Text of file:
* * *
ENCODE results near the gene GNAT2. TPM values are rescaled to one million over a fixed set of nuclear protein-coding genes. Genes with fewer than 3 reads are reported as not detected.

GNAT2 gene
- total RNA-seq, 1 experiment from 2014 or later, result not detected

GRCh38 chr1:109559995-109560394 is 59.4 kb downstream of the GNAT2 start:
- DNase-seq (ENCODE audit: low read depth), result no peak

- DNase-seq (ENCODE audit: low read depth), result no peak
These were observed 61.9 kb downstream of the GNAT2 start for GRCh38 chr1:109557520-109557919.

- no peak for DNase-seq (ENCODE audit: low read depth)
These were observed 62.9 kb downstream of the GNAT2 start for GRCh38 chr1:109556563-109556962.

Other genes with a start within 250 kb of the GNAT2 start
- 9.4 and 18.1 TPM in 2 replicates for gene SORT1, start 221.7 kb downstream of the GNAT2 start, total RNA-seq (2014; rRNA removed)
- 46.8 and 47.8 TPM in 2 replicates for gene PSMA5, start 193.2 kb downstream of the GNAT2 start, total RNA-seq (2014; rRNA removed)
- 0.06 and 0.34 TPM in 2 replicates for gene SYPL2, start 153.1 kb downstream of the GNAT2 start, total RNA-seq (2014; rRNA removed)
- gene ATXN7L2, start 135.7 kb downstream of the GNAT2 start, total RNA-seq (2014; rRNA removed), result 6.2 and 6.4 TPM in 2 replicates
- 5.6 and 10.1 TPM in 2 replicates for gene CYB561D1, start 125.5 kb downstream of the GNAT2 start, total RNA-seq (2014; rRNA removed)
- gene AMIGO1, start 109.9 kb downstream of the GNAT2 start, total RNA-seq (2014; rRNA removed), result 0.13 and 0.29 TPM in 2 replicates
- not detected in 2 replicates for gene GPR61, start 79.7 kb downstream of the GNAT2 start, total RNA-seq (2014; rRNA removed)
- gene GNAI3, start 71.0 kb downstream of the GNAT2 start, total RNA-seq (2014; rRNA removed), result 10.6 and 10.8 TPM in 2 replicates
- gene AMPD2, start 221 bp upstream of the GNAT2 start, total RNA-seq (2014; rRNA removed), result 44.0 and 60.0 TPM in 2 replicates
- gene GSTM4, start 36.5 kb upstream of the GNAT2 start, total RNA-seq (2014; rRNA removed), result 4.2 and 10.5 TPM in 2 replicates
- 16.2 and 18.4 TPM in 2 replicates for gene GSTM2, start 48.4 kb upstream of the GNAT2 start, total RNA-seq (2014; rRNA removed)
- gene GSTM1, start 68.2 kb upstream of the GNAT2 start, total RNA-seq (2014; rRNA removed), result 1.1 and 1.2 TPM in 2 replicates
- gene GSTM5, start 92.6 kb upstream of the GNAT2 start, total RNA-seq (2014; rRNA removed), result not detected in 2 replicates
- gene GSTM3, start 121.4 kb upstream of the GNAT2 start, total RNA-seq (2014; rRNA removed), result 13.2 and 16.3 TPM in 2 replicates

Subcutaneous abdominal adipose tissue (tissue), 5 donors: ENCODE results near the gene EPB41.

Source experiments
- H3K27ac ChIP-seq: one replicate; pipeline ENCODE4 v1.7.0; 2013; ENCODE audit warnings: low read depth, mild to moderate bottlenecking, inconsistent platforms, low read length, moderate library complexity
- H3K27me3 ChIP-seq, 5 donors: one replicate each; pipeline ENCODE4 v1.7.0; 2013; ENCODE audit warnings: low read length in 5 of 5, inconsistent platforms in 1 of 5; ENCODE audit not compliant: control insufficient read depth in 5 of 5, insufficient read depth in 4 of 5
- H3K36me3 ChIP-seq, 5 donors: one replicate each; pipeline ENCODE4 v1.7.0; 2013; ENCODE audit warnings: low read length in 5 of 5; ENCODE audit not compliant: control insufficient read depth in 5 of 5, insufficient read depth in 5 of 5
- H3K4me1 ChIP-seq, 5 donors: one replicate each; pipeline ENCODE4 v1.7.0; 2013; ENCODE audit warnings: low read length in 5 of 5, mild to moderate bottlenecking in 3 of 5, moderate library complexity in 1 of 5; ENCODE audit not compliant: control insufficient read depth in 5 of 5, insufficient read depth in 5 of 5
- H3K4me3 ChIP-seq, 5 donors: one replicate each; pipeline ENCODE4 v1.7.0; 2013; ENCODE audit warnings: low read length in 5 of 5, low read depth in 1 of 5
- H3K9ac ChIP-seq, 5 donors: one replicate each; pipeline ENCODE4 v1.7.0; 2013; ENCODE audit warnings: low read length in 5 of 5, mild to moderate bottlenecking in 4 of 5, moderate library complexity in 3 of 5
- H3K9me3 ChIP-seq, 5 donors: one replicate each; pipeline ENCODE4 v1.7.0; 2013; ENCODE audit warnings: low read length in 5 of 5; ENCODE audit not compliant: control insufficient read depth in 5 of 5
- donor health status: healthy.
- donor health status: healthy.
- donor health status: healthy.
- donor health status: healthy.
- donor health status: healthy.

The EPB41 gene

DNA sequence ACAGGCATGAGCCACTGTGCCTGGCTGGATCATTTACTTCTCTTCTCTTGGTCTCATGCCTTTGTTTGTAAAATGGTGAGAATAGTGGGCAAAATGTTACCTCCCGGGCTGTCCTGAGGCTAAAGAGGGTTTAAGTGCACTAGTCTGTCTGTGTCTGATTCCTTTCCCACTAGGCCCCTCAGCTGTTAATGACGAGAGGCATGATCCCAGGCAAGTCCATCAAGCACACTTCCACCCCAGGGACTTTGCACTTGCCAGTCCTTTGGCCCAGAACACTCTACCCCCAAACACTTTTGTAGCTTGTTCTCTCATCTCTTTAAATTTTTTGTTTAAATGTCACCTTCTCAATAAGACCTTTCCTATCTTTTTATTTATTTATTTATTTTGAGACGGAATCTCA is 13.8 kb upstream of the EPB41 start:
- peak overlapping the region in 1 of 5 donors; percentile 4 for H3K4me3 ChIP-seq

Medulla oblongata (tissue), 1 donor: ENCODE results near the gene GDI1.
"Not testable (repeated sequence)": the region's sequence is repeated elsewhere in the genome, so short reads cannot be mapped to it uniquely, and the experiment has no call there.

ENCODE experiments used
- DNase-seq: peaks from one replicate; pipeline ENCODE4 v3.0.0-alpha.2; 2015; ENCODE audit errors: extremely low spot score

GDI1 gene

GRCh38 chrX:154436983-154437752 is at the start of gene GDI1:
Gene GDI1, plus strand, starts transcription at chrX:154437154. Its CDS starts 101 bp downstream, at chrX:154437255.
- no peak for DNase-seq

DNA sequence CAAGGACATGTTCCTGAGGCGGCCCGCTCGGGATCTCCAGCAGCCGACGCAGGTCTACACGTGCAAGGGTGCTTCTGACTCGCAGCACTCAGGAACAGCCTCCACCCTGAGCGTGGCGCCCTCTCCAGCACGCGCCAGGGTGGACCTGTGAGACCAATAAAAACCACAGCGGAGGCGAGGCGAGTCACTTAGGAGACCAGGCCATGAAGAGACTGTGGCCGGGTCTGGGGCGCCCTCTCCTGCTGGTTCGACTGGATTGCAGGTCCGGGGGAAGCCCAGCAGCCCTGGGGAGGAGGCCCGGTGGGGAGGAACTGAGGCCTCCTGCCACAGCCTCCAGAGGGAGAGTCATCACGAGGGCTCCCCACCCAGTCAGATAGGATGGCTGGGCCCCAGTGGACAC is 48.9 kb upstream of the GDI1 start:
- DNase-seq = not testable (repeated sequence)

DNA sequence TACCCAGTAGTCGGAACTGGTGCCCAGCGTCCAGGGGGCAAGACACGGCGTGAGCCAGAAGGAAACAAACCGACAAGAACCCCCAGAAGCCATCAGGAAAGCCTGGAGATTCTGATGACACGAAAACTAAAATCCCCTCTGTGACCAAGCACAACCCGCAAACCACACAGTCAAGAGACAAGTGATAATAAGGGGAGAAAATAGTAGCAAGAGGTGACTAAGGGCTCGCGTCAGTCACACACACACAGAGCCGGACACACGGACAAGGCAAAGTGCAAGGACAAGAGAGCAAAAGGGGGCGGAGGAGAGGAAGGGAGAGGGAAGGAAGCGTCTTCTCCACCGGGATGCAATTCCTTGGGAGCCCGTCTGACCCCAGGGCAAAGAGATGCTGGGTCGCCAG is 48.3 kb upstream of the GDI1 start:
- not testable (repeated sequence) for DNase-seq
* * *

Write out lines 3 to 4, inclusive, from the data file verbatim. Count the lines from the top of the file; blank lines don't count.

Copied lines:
- total RNA-seq, 1 experiment from 2014 or later, result not detected

GRCh38 chr1:109559995-109560394 is 59.4 kb downstream of the GNAT2 start: